The beginning of the end of the “Big One,” as many veterans called WWII, was Liberation Summer – 1944. Five years ago, a huge celebration of remembrance took place in France remembering the 70th anniversary. Many WWII veterans attended. This year, their ranks will be significantly thinned. A million people assembled on the western French coast to commemorate the opening event of Liberation Summer, the Normandy invasion. D-Day, June 6, 1944, saw the greatest amphibious landing of troops and equipment ever in the history of warfare. The opening of the Western Front would reinforce the Eastern Front of the advancing Soviet army, and within a year end the war in Europe defeating Nazi Germany and destroying Adolf Hitler’s plan to dominate Europe from the British Isles to the Ural Mountains. Most adults are familiar with D-Day from the movies. “The Longest Day” in black and white and Tom Hanks in “Saving Private Ryan” burned the image of those landing craft on the Normandy beaches of Utah, Omaha, Sword and Gold into people’s brains with the horror and death coloring the sand and water red with the blood of thousands of American, British and Canadian soldiers as they stormed, crawled and washed up on the French shore. The surviving participants we have known never talked about it. I remembered taking a young friend to the “Saving Private Ryan” showing at the Milbridge Theater and there were a number of old “guys” in the audience. During those Normandy scenes, sobbing and crying could be heard in the dark. I explained to my young friend that those had to be WWII veterans reliving the horror of their memories shut away for all those years. Sometime later, I ran into Joe Cummings coming out of the bank and casually asked if he had seen the movie. I knew that he was a veteran of the Battle of the Bulge in December ’44 but had no idea how or when he had landed in France. A look came over his face and he said: “Oh my God, you just don’t know, Peter!” As we stood on the sidewalk there in Cherryfield, his story came rushing out. He was a combat Ranger and had gone ashore on Omaha Beach in the dark prior to the actual invasion with his Ranger team to clear avenues of approach up the beach through barb wire entanglements. The defending Germans on the cliffs above did not fire on them, waiting for the main invasion force so that their defensing firing would be as deadly as possible. Joe’s Ranger group made it to the base of the cliffs and waited for the assault. As dawn broke, they sat there, relatively safe against the cliff and watched the slaughter on the beach as thousands of their fellow American soldiers died in front of their unbelieving eyes. Tears rolled down Joe’s face and he shook as the pain welled up out of him. I was so shaken by this event as I had no idea and it caught me by such surprise – we hugged impulsively, each needing the support to stay on our feet. I got Joe into his truck so he could sit down as I excused myself to get home and sit myself. The next time I saw Joe, we never mentioned that event and it never came up again in the few years left before his death. Yes! An eyewitness to D-Day that made it so real for me all these years later, it still shakes me today and made more poignant by that lonely cross in a shady corner of the Normandy Cemetery.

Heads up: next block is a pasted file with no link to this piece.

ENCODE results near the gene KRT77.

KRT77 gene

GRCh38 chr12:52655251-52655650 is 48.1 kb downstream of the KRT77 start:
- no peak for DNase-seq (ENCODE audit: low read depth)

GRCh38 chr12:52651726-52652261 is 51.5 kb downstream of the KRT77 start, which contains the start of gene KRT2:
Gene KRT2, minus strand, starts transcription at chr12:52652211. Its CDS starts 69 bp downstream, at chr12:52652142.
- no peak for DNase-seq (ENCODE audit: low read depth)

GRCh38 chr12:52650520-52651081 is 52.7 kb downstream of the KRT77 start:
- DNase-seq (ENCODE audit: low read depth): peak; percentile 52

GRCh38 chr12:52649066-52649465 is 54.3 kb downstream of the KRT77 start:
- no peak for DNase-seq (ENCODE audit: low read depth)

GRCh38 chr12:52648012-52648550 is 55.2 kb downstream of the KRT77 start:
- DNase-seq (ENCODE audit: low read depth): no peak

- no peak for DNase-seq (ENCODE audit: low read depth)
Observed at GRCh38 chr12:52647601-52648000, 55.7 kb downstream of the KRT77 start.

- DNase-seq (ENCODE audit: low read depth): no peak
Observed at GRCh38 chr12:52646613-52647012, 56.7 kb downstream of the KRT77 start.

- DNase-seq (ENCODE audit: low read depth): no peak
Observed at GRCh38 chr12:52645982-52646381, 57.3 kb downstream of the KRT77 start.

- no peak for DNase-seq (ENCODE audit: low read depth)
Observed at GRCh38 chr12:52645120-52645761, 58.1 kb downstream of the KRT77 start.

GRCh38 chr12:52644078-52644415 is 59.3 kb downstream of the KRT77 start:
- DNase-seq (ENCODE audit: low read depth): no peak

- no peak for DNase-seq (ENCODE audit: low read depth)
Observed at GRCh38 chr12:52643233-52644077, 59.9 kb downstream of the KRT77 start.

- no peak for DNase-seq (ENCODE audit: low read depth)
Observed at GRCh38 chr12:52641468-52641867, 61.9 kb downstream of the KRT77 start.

1LT Peter Duston, USA (ret.)
Narraguagus Post 8 Adjutant
PS: I returned to Normandy for Memorial Day and then two weeks later for the D-Day commemoration. I was prepared to provide a live bugler but the Army Band was there with a beautiful live taps. My uniform got us into the VIP areas and close up. I met WWII D-Day veterans, probably for the last time. I sounded taps with just me and the troops buried there. They will understand.